more leg room and a quiz


My journey to Malta began at Newark airport where I boarded a Lufthansa A340-600 en route to Munich.  I eagerly asked if I could get a window or an aisle seat, and they said, sure – we can do one better.  When I got on the plane, I was happy to find that I was in an exit row, the holy grail of long-haul coach flights.  This plane was a big one too.  Even in all of my travels I don’t think I’ve ever been on a plane where when I asked where the restrooms were, the flight attendant motioned that they were downstairs.  Downstairs? Really?

As luck would have it, I was in an exit row of two seats only, and my seat mate was an Italian from Venice who had been working in New York and was on his way back to resecure a working visa.  After some time conversing in Italian, I discovered he was a barista at an espresso and wine bar in the East Village that I had just been to a week prior.  Our conversation was interrupted by a young blonde flight attendant who greeted us with a smile.

“Auf Deutsch or English?”  English we said.  She then took out the emergency procedures card for each of our seats and handed them to us individually.  “You are in an exit row, and as such you may be asked to assist in an evacuation.”  “Fine”, we said.  Now I have been in exit rows before, and most of the time it only means that the other passengers look at your outstretched legs with envy as they pass by.  This was quite different.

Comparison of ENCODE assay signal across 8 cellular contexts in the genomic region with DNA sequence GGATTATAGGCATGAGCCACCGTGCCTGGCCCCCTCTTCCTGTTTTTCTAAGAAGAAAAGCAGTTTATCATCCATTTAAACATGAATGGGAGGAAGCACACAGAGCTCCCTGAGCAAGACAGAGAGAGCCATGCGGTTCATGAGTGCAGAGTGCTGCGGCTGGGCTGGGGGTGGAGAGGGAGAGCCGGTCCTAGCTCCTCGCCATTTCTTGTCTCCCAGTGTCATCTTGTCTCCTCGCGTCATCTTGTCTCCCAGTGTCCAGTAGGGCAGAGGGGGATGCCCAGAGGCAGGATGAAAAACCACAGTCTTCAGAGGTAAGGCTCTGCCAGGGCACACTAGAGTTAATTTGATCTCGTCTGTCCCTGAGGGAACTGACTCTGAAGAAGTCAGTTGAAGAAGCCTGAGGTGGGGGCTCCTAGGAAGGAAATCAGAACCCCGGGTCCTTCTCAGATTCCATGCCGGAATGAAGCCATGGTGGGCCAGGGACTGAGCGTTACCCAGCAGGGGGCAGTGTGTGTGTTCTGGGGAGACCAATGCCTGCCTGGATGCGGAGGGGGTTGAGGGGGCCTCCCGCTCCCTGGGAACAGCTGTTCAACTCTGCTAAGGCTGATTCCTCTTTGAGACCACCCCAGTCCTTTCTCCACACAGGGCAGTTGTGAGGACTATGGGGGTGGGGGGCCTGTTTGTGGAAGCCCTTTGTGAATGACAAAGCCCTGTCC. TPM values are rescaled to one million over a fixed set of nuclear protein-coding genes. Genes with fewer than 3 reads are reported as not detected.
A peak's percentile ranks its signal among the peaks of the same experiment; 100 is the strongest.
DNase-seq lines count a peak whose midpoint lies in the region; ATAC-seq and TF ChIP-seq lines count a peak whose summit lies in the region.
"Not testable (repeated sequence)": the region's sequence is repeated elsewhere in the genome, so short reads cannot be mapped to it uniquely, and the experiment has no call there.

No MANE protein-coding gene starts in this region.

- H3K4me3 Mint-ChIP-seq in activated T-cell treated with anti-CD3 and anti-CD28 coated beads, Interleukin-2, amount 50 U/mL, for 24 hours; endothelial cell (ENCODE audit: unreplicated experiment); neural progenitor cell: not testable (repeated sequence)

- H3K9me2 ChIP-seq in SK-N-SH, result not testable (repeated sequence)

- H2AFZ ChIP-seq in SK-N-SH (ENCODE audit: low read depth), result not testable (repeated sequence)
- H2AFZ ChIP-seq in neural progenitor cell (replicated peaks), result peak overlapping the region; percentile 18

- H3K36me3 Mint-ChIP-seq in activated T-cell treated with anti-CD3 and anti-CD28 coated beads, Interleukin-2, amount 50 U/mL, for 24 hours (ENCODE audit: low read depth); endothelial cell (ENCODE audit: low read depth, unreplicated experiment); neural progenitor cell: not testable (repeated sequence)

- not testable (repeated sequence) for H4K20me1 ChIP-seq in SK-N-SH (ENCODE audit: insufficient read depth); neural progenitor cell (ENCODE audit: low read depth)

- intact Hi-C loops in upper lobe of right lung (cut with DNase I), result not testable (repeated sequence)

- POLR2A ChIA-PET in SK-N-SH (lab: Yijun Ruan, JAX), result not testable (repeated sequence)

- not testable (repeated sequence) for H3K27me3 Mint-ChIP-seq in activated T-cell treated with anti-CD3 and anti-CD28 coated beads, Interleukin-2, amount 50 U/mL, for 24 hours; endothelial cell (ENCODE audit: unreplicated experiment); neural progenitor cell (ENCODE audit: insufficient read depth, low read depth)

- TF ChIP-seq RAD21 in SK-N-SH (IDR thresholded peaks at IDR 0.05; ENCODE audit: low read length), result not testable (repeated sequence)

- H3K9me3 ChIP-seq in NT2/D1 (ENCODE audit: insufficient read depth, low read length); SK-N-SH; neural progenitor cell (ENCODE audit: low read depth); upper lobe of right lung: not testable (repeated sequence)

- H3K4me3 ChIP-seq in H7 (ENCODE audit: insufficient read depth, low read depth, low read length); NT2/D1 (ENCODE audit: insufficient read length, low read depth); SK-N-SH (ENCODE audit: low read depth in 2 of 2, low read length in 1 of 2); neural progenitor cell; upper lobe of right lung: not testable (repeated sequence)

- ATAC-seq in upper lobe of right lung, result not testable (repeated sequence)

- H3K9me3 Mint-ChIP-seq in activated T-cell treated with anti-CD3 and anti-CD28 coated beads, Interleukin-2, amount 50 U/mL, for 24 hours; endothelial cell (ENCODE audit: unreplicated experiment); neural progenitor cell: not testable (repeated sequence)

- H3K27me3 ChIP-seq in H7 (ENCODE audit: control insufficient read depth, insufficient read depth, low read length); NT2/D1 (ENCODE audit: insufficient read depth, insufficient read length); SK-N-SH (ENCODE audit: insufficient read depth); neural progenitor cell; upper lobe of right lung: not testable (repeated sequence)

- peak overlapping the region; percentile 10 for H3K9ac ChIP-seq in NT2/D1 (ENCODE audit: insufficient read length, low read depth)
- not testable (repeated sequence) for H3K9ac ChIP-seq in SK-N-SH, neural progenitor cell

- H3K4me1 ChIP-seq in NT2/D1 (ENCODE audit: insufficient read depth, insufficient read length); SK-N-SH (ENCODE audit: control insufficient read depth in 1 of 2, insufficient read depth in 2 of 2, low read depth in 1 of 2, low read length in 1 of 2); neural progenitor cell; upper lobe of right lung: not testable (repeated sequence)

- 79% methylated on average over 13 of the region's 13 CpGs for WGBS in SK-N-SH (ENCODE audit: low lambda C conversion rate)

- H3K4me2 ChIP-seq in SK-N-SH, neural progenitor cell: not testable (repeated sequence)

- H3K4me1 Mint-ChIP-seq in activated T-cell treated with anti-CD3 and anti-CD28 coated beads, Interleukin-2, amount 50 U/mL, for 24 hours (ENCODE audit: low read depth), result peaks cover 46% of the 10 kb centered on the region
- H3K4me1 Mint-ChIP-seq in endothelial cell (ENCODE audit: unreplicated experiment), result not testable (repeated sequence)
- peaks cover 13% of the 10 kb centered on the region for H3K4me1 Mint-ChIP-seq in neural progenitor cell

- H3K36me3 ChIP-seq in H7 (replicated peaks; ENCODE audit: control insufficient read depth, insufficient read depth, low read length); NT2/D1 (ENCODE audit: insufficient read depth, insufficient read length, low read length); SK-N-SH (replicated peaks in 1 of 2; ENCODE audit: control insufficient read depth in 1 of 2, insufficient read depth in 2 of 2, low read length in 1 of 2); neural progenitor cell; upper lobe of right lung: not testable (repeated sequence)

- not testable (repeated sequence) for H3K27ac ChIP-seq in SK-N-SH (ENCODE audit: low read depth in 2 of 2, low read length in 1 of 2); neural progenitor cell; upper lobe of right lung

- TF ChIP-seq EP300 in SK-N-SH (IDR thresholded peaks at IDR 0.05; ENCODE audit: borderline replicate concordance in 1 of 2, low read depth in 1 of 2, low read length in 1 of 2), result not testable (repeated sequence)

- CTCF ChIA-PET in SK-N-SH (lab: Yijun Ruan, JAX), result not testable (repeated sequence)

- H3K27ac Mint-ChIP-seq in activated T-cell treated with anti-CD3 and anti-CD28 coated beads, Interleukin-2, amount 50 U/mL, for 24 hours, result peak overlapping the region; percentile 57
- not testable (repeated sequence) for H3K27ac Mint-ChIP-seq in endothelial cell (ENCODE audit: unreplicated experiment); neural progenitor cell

She continued, “since you are in this exit row, please review the emergency procedures card.  I will be back in a few moments to quiz you.  If you don’t pass, you may not be able to sit here.”

The Italian looked at me – I looked at him – and our surprise quickly changed to into an in-depth investigation of the card.  I pride myself on being able to memorize information quickly, vomit that information on to the paper, and then immediately forget it.  But my brain was so foggy from lack of sleep [this happens on a run-up to every holiday] I was having trouble grasping the simplest of concepts.  So, the Italian and I studied together.  I paused for a moment and thought how ridiculous the situation was, but that soon morphed into newfound respect for whomever trains the staff at Lufthansa.  The details of evacuation are actually important.

The flight attendant returned and quizzed us, and the Italian and I tag-teamed the answers, looking at each other for approval and to make sure we were correct. 

“When do you begin the procedure of opening the door?” she asked me.  “When evacuation is called by the flight attendants” I answered.  “And when do you NOT open the door?”  “When you look out the small window and see water or fire.”  That was followed by some questions aimed at the Italian as to how to open the door.  After her interrogation, she said “good, you both can stay.”

She left, and we congratulated each other in our victory, stretched out our legs, and began our flight to Munich. 

Kudos to Lufthansa.